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How to Photograph Your Music Box

Copyright 2006 Monique Hawkins Many antique and music box lovers enjoy collecting musical jewelry boxes, carousel music boxes, wooden keepsake boxes, and other musical gifts. There are some music box and antique collectors who are interested in photographing their boxes. Reasons to take pictures include desiring to preserve details of musical pieces, which collectors have had, and as a way to exchange information with others who are interested. Also, if one has a very valuable and expensive collection, photographs might be needed for insurance purposes (think natural disasters like Hurricane Katrina). That said; let's look into how to photograph a music box. Since many cameras today are of very good quality and can do most of the work, collectors might think it is quite easy to take a photograph with little probability of making a mistake.

The truth is, there is still some necessary steps to take to avoid mistakes. For example, one step to remember is to take picture in a bright and even natural light; flash can be used to "fill in" for a dark side. If one desires a professional effect, music boxes can be set up on tables covered with a white or a neutral colored sheet that is draped over the table. One might also want to pin up the sheet on the wall behind the table, as this will remove extraneous details of objects behind the box. To illuminate the box, place a large sheet of white paper vertical on each side of the table a few feet from the box.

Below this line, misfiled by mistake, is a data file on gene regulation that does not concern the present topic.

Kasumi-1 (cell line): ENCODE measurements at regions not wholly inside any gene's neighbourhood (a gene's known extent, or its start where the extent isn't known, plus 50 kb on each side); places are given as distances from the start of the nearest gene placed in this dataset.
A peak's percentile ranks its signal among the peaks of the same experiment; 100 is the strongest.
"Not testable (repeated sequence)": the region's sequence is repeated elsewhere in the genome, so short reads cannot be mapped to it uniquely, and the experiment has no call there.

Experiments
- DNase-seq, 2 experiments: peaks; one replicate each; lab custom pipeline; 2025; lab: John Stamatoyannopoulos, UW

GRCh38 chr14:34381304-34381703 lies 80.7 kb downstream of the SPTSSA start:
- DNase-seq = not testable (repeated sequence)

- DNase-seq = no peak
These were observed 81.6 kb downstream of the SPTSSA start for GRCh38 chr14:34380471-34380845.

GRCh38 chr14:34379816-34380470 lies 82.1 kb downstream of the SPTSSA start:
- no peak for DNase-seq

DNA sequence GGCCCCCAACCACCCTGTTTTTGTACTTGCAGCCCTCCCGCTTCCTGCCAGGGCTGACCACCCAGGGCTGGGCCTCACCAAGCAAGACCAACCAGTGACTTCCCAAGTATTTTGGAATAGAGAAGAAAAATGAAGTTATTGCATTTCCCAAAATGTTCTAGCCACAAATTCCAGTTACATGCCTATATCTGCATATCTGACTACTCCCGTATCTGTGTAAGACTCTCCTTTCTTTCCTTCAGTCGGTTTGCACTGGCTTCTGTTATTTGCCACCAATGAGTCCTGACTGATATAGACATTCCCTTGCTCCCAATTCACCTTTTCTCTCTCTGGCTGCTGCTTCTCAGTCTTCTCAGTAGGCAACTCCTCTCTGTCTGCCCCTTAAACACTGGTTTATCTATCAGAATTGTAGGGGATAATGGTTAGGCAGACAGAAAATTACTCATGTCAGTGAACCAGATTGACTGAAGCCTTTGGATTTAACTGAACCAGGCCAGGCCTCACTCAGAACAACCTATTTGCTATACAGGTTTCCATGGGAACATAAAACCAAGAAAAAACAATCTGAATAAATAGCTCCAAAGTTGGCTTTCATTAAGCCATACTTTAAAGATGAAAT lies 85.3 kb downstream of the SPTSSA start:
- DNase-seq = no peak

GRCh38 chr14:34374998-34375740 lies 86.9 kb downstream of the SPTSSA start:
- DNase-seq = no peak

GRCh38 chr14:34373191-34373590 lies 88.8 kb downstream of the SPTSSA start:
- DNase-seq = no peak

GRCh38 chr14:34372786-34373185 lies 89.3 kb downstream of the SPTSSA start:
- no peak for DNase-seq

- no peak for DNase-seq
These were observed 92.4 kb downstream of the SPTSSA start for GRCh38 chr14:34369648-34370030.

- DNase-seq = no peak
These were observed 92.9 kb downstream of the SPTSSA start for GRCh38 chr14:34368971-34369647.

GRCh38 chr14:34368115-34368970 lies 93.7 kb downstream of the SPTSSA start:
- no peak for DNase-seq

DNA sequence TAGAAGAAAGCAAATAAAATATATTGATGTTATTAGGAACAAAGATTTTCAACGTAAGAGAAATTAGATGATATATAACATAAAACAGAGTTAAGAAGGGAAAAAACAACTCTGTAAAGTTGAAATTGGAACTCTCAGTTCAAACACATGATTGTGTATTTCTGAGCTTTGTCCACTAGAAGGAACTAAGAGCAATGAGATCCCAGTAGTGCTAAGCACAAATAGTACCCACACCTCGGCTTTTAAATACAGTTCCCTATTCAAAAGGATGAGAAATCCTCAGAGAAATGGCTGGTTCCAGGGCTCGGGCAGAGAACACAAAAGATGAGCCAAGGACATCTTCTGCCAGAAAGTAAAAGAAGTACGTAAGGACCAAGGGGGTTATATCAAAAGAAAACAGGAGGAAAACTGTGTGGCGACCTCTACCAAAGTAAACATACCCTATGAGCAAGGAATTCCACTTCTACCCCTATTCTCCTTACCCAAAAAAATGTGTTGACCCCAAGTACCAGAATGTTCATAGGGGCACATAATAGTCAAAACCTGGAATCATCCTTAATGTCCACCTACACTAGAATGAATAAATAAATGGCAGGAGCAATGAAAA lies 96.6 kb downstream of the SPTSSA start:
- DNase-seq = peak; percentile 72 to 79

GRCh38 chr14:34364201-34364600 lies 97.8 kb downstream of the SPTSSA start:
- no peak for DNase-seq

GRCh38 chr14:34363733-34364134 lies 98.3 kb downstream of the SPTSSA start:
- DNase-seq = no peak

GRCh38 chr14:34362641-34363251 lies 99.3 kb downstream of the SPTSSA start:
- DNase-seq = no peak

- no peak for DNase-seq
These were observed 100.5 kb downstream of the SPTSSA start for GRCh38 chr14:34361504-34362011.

Shining a bright light at the paper is what causes the music box to look illuminated. It is also important to plan for your picture. Take a few pictures to see what they look like. Carefully frame the picture in the viewfinder and look at the corners to make sure you have what you want. Also, take your time and avoid a common mistake of not remembering where the center of the picture is. For the music box and antique collector who take video pictures, avoid tinkling with the camcorder while the music box is playing. This can impact the recoding. Minimum movement and camera effect is necessary. Avoid a running commentary as well and don?t zoon in and out on every shot. Follow these suggestions whether you have antique music boxes, inlaid music boxes, musical jewelry boxes, carousel music boxes, wooden keepsake boxes, or any other type of music box and be well on your way to creating some really great music box photographs.


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